Human bodies have been shown to play host to many different types of bacteria, viruses and yeast even when healthy. More and more evidence points to the non-human component of our bodies as having a profound effect on our health. When I learned about cancer, I was taught that human cancer is caused by human cells that go rogue, either due to genetics, or environment, or both. And that is still true. However recent discoveries have added additional factors to the story of cancer. Max Kozlov wrote a review that was published in Nature highlighting two recent publications that discuss the presence of tumor-associated fungi and bacteria: Pan-cancer analyses reveal cancer-type-specific fungal ecologies and bacteriome interactions; Narunsky-Haziza, et al. Cell 185, 3789-3806; and A pan-cancer mycobiome analysis reveals fungal involvement in gastrointestinal and lung tumors; Dohlman, et al, Cell 185, 3807-3822.
Narunsky-Haziza et al. examined DNA and RNA sequencing data from tumor samples that had been previously analyzed for the presence of bacteria, and also examined stained cancer tissue microarrays. After carefully controlling for possible environmental contamination they found distinct fungal driven pan-cancer "mycotypes", combinations of fungi and bacteria that were found associated with types of cancers. Although bacteria and fungi interact with each other as well as the human immune system, it is not clear how tumor-microenvironments (nutrient-rich and immunosuppressed) may be non-competetitive "permissive" environments, unlike the gut where bacteria and fungi compete for resources and to survive the immune systems challenges.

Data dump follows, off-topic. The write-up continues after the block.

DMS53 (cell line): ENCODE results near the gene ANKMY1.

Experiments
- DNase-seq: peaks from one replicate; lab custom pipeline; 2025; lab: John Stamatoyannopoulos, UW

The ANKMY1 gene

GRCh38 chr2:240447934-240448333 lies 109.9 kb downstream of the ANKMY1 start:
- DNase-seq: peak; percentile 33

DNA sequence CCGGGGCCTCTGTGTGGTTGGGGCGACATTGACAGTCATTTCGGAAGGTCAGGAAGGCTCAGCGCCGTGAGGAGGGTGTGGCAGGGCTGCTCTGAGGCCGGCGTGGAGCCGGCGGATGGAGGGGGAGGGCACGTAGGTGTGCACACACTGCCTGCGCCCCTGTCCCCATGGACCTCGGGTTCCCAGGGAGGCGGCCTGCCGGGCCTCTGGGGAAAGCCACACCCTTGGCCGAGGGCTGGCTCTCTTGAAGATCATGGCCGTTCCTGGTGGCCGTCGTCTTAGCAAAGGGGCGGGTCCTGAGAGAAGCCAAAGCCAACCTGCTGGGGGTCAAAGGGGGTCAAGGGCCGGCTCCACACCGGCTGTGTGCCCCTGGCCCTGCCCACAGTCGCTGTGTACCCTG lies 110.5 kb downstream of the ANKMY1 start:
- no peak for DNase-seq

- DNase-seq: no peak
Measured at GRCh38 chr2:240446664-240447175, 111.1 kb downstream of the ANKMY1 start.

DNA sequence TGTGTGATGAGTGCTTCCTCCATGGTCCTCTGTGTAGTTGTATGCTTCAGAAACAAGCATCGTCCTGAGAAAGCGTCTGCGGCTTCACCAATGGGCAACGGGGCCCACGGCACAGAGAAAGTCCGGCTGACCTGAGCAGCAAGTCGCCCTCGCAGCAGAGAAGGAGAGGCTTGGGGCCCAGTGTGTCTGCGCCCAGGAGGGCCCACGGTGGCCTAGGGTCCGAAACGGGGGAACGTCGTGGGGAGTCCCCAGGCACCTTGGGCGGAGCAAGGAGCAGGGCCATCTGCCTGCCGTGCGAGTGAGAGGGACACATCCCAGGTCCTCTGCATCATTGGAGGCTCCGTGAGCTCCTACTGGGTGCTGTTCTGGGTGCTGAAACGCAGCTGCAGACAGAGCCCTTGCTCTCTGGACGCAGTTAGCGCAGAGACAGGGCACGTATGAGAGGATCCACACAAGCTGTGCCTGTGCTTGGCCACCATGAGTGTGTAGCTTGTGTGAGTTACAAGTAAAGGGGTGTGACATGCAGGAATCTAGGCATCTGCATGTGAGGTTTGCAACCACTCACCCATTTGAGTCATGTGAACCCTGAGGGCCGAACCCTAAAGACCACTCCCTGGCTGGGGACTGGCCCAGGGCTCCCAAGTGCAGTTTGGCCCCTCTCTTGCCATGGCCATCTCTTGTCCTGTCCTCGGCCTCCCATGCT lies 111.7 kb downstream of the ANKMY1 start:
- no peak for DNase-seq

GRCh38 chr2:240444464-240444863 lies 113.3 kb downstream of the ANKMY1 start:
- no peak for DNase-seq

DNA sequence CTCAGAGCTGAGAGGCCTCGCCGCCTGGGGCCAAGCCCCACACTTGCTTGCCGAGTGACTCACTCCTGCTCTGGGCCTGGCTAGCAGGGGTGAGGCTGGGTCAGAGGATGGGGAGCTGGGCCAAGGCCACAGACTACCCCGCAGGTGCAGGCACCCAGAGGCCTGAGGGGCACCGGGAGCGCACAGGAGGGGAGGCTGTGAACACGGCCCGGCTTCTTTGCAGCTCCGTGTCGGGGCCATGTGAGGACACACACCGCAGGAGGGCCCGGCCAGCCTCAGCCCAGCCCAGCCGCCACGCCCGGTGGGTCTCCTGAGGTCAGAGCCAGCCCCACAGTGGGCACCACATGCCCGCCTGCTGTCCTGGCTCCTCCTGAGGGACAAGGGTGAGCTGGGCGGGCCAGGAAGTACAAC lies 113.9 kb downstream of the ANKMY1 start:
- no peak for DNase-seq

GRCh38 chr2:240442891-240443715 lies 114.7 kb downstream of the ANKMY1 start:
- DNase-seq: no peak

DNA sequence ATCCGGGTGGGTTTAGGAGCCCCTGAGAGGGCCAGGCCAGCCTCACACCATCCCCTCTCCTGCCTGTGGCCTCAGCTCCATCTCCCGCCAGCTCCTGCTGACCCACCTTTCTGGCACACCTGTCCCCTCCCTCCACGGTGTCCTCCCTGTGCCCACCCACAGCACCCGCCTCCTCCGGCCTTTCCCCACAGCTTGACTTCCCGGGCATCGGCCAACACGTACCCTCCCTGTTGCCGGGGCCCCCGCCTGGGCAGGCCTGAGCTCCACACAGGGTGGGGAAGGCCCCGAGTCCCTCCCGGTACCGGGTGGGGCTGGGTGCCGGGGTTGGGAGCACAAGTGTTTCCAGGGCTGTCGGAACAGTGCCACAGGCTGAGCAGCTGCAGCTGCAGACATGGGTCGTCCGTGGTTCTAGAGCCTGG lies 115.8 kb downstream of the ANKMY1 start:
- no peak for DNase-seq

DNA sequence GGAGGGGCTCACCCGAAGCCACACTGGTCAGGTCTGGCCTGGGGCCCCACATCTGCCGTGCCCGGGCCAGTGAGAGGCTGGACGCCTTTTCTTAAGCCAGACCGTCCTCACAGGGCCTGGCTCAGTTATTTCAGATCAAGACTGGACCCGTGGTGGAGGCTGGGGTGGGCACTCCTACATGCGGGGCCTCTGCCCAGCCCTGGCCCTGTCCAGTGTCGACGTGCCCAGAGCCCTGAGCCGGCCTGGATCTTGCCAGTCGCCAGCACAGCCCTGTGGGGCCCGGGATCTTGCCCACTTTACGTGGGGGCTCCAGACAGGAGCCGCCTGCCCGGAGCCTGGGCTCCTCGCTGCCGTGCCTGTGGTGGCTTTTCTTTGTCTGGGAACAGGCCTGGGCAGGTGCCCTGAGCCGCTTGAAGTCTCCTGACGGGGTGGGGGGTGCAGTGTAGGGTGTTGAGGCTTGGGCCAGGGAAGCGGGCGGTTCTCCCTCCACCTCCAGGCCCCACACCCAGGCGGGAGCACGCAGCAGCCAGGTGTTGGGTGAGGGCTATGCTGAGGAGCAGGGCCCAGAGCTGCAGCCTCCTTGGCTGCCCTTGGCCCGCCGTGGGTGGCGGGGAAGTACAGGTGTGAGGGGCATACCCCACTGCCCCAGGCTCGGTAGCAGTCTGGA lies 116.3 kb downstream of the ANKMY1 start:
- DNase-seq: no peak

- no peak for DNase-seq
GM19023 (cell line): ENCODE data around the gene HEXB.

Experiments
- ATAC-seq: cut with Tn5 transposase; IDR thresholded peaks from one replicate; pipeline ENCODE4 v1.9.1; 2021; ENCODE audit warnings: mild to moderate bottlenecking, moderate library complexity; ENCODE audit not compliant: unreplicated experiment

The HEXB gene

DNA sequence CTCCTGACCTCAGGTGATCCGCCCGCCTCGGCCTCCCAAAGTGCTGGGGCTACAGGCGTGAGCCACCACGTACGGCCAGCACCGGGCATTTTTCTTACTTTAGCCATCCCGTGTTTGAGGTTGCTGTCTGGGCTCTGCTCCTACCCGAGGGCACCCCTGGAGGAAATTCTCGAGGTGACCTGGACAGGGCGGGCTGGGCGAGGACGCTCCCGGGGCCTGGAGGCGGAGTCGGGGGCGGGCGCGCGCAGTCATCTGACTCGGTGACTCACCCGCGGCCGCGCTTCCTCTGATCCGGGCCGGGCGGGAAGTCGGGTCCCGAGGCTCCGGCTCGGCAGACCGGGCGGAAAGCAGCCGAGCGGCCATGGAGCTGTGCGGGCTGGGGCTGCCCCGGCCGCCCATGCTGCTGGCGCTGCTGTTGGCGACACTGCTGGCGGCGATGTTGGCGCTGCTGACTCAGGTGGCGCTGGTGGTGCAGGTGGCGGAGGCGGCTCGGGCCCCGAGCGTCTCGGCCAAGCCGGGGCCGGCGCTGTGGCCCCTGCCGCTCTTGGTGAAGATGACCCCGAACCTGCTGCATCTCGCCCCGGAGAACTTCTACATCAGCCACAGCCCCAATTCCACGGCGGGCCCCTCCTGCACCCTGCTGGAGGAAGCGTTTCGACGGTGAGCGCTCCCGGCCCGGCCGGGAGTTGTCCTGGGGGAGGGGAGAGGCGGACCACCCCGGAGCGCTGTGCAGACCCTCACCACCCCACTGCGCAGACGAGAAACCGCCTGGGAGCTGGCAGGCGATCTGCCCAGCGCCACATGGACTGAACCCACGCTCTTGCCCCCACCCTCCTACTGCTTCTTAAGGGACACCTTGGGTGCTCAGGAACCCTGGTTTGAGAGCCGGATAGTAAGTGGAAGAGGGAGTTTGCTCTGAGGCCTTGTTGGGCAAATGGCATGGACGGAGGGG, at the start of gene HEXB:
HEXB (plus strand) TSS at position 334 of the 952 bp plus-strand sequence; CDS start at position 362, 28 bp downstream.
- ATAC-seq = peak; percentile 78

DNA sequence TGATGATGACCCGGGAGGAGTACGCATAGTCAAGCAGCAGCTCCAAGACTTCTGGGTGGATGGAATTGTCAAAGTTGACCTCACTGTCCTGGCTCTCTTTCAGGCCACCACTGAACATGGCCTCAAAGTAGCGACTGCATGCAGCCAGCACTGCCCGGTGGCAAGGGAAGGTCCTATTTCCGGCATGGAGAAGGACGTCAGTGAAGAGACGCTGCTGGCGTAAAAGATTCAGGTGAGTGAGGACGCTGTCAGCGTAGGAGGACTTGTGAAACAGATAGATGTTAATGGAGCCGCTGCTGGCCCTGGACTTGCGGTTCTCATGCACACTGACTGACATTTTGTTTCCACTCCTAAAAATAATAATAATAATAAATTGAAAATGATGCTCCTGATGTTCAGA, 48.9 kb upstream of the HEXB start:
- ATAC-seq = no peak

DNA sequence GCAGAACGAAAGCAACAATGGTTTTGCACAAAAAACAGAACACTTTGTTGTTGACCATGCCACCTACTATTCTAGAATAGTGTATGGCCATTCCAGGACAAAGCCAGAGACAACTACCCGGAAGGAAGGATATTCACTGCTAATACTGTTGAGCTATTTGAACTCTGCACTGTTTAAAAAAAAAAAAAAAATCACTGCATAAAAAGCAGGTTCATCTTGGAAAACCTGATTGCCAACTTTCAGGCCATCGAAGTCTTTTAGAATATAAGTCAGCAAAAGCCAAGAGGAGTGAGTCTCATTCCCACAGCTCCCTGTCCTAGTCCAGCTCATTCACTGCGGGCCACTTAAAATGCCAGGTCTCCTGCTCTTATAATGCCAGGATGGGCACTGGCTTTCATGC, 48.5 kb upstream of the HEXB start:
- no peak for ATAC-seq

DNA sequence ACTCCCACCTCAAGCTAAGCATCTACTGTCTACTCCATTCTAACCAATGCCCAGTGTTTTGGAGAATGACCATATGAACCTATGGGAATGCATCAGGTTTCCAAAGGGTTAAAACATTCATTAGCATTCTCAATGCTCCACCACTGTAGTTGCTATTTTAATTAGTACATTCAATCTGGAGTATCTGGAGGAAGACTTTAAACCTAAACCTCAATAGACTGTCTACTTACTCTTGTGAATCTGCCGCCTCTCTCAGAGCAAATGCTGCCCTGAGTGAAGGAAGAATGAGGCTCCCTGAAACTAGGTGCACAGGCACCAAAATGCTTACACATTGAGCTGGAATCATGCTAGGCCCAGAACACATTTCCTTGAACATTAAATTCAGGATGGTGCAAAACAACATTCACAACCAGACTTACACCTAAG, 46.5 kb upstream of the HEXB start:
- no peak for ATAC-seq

Dohlman et al. found several Candida species in GI tumor samples, Blastomyces in lung tumors, and Malassezia in breast tumors. High levels of Candida were associated with expression of pro-inflammatory immune pathways in stomach cancers, and in colon cancers Candida was predictive of metastatic disease and attenuated cellular adhesions.
These papers allude to the idea of using information about bacteria and fungi to help improve prognostic tools as well as exploring them as potential new therapeutic targets. Cancer is a horrible, often intractable disease---I am thrilled to hear about new ideas and approaches. Take a look and see what you think!